Felt and kantha

I love the results of my kantha stitching experiments, but it’s quite hard on the fingers stitching through four layers of fabric. So I thought I’d see if I could produce similar results on something softer, like felt.

I stitched a couple of circles made out of prefelt, and then felted these onto a piece of flat felt along with two plain unstitched circles of prefelt. After felting, I stitched the two plain circles. This let me compare the results of stitching before and after felting.

kantha prefeltkantha felt sample

As you can see, the prefelt circles that were stitched before felting flattened out and distorted during the felting process, and the thread started to hang loose in places because the felt shrank. The circles that were stitched after felting were much more distinct.

Circle stitched before felting
Circle stitched before felting
Circle stitched after felting
Circle stitched after felting

So I felted some grey prefelt onto a piece of silk crinkle chiffon to make a sample nuno felt scarf. As I hope you can see, the ruched texture caused by the felt shrinking onto the silk is enhanced by the stitching afterwards. I call it my limpet scarf!

kantha felt scarfkantha felt scarf detail

It’s a lot of stitching, but at least it’s easier on the fingers. 🙂


Shibori scarf giveaway

Woohoo – I’ve racked up 200 posts, so time for a giveaway, just in time for Christmas!

So here is one of my new elegant silk scarves, made of 5mm pongee silk, which is beautifully light – you can hardly feel it when you are wearing it.

shibori sill scarf

The scarf is hand-dyed using indigo, which produces a fabulous range of blues on silk. The pattern is produced using the shibori itajime technique – shibori is a sophisticated kind of tie-dye.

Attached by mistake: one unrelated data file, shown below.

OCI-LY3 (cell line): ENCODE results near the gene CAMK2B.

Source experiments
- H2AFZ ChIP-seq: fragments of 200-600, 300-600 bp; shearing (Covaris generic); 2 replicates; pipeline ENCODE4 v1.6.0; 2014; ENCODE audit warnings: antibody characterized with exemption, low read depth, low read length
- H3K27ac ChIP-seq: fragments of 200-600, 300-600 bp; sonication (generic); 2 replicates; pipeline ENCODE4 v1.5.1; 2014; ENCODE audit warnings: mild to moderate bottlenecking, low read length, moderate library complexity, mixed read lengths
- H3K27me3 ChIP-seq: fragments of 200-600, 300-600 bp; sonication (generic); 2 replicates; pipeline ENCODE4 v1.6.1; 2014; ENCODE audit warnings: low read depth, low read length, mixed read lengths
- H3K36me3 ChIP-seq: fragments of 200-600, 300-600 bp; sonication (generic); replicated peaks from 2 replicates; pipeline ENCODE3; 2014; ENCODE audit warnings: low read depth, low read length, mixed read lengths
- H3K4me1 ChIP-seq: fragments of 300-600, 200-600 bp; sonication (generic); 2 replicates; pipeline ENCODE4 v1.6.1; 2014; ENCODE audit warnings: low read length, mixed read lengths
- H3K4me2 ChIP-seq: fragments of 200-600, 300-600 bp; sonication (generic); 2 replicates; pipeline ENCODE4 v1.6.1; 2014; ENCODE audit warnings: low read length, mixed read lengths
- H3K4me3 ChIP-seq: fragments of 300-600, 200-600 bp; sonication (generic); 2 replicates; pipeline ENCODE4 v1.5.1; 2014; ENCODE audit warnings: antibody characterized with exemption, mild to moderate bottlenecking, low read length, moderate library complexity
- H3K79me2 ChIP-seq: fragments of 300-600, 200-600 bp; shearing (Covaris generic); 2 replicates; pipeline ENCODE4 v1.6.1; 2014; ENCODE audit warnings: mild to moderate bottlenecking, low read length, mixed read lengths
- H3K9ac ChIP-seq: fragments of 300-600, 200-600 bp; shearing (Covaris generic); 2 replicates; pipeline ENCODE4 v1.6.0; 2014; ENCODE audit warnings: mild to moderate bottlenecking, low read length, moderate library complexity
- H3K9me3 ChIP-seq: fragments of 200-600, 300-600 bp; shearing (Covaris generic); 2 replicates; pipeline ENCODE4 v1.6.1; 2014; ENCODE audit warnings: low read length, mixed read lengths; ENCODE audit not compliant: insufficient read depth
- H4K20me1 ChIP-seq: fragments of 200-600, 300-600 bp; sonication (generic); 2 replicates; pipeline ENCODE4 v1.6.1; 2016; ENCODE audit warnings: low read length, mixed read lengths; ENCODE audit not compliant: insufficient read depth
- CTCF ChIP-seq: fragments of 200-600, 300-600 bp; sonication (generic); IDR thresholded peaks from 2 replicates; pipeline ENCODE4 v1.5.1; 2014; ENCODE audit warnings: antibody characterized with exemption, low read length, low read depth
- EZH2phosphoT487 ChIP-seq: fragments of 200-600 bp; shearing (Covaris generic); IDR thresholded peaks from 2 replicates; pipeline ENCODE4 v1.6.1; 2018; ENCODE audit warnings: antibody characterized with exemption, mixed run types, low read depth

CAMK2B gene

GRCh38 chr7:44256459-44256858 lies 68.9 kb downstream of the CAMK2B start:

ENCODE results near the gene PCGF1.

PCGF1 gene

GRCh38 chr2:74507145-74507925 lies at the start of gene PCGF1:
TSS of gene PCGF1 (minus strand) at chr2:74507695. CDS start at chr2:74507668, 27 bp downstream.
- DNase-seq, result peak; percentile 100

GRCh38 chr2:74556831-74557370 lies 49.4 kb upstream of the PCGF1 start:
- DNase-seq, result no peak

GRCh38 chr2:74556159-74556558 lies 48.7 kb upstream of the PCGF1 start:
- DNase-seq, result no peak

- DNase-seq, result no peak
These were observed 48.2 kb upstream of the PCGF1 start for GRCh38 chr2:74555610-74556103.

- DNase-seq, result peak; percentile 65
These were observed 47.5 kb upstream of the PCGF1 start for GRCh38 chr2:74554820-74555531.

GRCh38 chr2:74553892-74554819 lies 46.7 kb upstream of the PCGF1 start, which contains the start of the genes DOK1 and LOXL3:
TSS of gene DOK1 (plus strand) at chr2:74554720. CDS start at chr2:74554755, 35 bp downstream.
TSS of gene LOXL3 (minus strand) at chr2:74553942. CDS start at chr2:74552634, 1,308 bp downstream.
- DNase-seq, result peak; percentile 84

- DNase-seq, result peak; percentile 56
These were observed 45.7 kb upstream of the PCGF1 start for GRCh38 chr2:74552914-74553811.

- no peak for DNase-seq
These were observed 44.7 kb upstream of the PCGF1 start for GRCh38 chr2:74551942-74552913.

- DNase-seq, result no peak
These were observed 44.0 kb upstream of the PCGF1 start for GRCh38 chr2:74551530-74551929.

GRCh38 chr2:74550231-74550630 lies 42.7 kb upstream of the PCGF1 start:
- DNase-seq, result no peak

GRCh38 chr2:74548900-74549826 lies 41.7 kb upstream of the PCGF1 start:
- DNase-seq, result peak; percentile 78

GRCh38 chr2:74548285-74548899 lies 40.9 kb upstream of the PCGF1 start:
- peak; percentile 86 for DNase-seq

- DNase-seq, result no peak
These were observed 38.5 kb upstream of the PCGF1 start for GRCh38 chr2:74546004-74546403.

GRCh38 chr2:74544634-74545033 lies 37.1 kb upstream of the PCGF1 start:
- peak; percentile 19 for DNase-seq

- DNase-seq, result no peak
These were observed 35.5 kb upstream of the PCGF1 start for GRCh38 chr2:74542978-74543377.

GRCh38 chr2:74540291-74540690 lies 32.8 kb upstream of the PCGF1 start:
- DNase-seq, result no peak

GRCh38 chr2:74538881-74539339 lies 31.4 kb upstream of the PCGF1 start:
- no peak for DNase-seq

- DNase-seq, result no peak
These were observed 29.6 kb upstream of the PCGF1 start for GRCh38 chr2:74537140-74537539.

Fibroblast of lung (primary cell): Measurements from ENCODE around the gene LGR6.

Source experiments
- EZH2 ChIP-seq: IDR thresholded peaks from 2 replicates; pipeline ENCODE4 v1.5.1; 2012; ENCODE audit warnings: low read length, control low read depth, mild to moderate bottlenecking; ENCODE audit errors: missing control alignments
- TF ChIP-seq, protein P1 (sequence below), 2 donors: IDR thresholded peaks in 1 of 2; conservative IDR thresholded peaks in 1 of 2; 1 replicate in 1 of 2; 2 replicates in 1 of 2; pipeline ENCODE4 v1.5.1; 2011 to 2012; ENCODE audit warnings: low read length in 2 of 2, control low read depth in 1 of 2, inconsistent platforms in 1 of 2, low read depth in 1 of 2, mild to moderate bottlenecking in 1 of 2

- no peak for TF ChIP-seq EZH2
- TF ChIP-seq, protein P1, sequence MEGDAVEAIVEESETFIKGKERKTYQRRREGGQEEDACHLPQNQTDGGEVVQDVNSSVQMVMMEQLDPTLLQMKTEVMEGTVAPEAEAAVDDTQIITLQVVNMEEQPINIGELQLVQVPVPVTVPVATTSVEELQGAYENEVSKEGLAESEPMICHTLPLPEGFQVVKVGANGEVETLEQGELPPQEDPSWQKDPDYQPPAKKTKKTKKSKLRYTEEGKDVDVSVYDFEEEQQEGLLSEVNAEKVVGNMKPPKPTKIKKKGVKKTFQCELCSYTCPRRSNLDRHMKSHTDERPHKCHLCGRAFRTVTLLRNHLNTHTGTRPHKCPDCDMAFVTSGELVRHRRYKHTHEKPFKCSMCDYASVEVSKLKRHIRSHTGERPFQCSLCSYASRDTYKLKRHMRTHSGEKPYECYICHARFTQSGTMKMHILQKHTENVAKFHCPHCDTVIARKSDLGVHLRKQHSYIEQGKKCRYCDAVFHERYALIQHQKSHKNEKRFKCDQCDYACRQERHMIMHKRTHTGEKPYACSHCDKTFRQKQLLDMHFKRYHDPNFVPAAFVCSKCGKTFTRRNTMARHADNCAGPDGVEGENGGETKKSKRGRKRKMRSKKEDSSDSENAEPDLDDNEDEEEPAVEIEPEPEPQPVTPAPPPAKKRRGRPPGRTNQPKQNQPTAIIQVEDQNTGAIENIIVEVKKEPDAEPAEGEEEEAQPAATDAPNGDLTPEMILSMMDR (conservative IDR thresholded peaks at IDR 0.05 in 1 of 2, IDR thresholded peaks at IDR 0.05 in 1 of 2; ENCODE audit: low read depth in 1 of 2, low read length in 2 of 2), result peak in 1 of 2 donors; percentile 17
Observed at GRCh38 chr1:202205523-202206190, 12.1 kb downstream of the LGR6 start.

I dip the scarf several times in the indigo vat to build up the colour, leaving it to oxidise between dips. Indigo requires oxygen to turn blue – when I remove the scarf from the vat the colour is actually green, and as it is exposed to the air it turns blue before my eyes! Letting the scarf oxidise between dips also makes the indigo fast and less likely to run when washed.

Because all my scarves are dyed by hand, each one is unique – I couldn’t produce exact copies even if I wanted to! The variation results from slight differences in folding, clamping and binding, and in different temperatures, indigo concentrations and drying times.

I recommend that you wash the scarf separately in warm water with a little bit of shampoo added. Rinse in cool water, roll in a towel to remove excess water, and dry flat. Press with a warm iron.

The scarf measures approx 125cm x 35 cm.

If you’d like to win this scarf, all you need to do is leave a comment on this post before midnight GMT next Wednesday 21 November. I’ll announce the winner on Thursday 22 November.

Spontaneous scarf

This is hardly the weather to be thinking about scarves (hurrah!), but as I’ve suddenly acquired a large stash of odd balls of wool from a friend, I thought it was worth trying out this pattern for a spontaneous scarf by Charlene Anderson.